Wall of the Sky, The Wall of the Eye, The
by Jonathan Lethem (1996)
“Inventive” is the word that springs to mind with this collection. It’s not executed all that well but the originality of concept is uniformly impressive.
“The Happy Man” starts the book off amazingly well, with a protagonist who has been resurrected in order to support his family but suffers a side effect of periodic returns to Hell. Lethem’s depiction of hell is authentically horrifying and creepy, and the entire premise is brilliantly original. Unfortunately the spell wears off by the end of the story and is punctuated by a too-conventional ending. I really think it needed to be either shorter and vaguer (to retain its momentum) or longer and more developed to become a fine novel. There was a lot going on with the four principal characters, certainly enough for a novel, and so much for a short story that the unique premise got smothered by it.
Despite the comparatively lame ending I had high hopes after the 1st story, hopes that were never met. “Happy Man” is by far the best story of the bunch, and all of the following stories suffer in comparison. “Vanilla Dunk” seems like a concept a middle schooler would have come up with and its entire execution is juvenile and superficial. “Forever, Said the Duck” and “Five Fucks” were virtually incomprehensible and seemed more like minor thought experiments, or maybe Richard Brautigan rip-offs. “Sleepy People” was basically the definition of “Meh.”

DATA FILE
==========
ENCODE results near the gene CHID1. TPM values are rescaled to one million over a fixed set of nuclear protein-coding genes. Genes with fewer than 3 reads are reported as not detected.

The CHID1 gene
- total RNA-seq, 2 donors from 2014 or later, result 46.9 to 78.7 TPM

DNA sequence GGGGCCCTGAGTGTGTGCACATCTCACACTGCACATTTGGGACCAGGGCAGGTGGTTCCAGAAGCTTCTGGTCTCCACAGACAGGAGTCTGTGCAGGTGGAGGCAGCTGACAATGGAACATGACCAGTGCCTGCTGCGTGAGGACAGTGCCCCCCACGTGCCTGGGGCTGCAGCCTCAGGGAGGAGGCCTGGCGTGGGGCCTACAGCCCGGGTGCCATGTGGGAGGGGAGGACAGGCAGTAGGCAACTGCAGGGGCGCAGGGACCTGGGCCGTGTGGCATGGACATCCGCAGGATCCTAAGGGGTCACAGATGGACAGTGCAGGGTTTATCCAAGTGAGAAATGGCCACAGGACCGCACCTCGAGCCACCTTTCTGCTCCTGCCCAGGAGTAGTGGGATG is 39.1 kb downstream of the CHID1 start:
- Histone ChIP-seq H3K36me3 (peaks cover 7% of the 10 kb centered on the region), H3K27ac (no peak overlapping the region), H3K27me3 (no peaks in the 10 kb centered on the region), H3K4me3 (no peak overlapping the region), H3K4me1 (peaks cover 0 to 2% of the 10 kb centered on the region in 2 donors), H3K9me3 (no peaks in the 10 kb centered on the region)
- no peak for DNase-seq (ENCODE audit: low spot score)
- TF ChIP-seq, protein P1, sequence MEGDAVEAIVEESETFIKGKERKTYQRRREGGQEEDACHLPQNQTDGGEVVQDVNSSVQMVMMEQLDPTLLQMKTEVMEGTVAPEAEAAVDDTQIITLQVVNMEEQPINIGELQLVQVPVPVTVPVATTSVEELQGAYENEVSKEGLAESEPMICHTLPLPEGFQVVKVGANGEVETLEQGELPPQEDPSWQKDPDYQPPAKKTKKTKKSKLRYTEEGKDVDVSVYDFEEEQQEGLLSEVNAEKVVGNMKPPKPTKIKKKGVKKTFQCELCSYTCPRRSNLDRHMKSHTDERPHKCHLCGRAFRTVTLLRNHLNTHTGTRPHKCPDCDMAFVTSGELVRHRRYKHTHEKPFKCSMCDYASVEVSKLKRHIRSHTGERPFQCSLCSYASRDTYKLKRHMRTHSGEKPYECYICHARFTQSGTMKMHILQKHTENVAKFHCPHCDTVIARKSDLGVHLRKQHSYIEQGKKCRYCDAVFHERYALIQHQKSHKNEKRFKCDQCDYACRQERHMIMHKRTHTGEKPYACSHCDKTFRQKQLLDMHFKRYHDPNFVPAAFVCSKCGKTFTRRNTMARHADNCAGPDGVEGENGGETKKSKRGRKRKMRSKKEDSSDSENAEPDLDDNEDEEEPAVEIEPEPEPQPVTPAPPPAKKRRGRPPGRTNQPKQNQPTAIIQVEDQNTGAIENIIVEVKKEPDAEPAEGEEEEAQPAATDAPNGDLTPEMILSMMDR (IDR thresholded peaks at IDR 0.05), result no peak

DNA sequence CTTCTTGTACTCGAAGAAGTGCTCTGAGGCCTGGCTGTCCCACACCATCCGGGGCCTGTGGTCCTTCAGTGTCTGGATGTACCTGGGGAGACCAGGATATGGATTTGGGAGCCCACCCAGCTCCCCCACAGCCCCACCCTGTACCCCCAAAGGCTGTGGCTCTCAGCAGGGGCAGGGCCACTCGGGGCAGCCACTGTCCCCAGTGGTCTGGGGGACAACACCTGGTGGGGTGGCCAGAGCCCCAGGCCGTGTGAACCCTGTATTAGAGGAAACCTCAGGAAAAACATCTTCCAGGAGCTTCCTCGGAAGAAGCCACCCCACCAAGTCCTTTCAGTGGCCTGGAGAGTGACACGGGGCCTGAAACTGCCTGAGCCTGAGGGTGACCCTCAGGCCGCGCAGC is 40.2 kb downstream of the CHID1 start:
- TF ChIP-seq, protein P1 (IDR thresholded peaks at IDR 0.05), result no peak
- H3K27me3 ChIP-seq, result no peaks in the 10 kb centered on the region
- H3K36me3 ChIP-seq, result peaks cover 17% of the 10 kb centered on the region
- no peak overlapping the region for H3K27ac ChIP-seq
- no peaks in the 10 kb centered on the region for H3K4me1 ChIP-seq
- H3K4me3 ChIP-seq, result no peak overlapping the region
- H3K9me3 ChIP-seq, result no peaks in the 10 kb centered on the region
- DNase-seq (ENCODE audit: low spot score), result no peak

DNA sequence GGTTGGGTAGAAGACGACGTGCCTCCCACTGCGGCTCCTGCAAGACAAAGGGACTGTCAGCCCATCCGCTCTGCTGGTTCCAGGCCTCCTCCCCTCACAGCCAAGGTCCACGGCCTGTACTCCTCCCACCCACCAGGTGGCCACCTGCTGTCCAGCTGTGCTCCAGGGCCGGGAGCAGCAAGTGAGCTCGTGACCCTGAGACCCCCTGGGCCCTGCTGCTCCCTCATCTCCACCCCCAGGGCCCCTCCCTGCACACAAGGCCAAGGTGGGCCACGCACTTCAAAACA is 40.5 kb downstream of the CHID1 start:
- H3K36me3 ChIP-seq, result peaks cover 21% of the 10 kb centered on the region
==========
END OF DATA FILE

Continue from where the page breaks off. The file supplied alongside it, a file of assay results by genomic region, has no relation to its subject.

“Hardened Criminals” and “Light and the Sufferer” were better, a definite 2nd tier of quality, but they didn’t seem to really go anywhere, or maybe I just didn’t care about where they went. Either way that seems more an author than reader problem.
I also find myself getting hung up on the “Why” and “How” of many of these premises. Why is the prison built out of criminals when that seems like a pretty obvious security risk? Why are people just randomly sleeping and how does sleeping become plant fertilizer? How is everyone just okay with these weird panther-aliens walking around? Wouldn’t the government do something about that? How would basketball exo-suits ever become popular, and wouldn’t their “moves” strain the ligaments and muscles of their less capable wearers? This one’s more a reader problem I’m sure, just because I prefer a modicum of realism and not simply a bizarre premise. But if you don’t mind totally unfeasible premises, you might like this quite a bit.
To sum up: the stories are definitely interesting and compulsively readable, but they don’t amount to much. “The Happy Man” is the lone exception, with the bones of perfection but the flesh of something lesser. I do like Lethem’s direct and unadorned prose, and I’d still tepidly recommend the collection to horror/sci-fi fans in need of entertainment. Also, despite the unevenness of this collection Lethem has wormed his way onto my mental list of authors whose other works I need to check out.